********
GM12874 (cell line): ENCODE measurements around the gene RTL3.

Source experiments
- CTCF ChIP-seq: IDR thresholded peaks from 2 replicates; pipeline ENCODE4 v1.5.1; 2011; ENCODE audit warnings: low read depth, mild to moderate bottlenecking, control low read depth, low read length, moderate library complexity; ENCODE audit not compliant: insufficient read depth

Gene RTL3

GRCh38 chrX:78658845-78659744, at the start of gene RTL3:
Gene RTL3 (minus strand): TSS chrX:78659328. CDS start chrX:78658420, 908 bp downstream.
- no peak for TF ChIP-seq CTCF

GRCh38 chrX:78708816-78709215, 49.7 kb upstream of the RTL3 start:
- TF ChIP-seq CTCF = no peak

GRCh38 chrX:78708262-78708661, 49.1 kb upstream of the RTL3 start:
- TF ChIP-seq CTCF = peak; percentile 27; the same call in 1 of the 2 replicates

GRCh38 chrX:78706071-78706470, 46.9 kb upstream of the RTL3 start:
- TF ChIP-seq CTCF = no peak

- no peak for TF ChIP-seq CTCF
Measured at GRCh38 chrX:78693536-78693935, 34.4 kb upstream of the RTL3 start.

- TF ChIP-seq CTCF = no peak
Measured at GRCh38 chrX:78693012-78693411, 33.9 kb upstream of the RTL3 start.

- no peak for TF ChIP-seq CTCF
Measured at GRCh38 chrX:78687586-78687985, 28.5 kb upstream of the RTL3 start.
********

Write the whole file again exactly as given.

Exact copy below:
GM12874 (cell line): ENCODE measurements around the gene RTL3.

Source experiments
- CTCF ChIP-seq: IDR thresholded peaks from 2 replicates; pipeline ENCODE4 v1.5.1; 2011; ENCODE audit warnings: low read depth, mild to moderate bottlenecking, control low read depth, low read length, moderate library complexity; ENCODE audit not compliant: insufficient read depth

Gene RTL3

GRCh38 chrX:78658845-78659744, at the start of gene RTL3:
Gene RTL3 (minus strand): TSS chrX:78659328. CDS start chrX:78658420, 908 bp downstream.
- no peak for TF ChIP-seq CTCF

GRCh38 chrX:78708816-78709215, 49.7 kb upstream of the RTL3 start:
- TF ChIP-seq CTCF = no peak

GRCh38 chrX:78708262-78708661, 49.1 kb upstream of the RTL3 start:
- TF ChIP-seq CTCF = peak; percentile 27; the same call in 1 of the 2 replicates

GRCh38 chrX:78706071-78706470, 46.9 kb upstream of the RTL3 start:
- TF ChIP-seq CTCF = no peak

- no peak for TF ChIP-seq CTCF
Measured at GRCh38 chrX:78693536-78693935, 34.4 kb upstream of the RTL3 start.

- TF ChIP-seq CTCF = no peak
Measured at GRCh38 chrX:78693012-78693411, 33.9 kb upstream of the RTL3 start.

- no peak for TF ChIP-seq CTCF
Measured at GRCh38 chrX:78687586-78687985, 28.5 kb upstream of the RTL3 start.